Forget your car keys? Soon it won’t make a difference, as long as you have your laptop.
An interesting viral Web video (see below) making the rounds since the Black Hat cybersecurity conference earlier this month depicts two researchers from iSEC Partners(a San Francisco-based security firm) breaking into a 1998 Subaru Outback via their PC. In less than 60 seconds, they wirelessly find the car’s security system module, bypass it and start the engine remotely.
iSEC researchers Don Bailey and Mat Solnik claim to be able to hack their way into a securely locked car because its alarm relies on a cell phone or satellite network that can receive commands via text messaging. Devices connecting via a cellular or satellite network are assigned the equivalent of a phone number or Web address. If hackers can figure out the number or address for a particular car, they could use a PC to send commands via text messages that instruct the car to disarm, unlock and start.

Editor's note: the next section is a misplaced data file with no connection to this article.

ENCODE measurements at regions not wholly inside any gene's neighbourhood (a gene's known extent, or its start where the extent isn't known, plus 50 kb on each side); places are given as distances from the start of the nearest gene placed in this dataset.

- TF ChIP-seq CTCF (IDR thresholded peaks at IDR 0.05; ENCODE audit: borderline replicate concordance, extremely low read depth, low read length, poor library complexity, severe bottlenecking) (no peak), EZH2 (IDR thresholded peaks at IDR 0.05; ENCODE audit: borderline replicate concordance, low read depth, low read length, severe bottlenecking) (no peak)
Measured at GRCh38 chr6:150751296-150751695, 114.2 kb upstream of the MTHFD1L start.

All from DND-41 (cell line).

One of the reasons this text-messaging approach is disconcerting is that text messages aren’t so easy to block, unless you don’t want to receive any texts (either to your car or phone). Google Voice, iBlacklist and a few others (including wireless carriers AT&T and Verizon) do offer some tools for filtering unwanted text messages.
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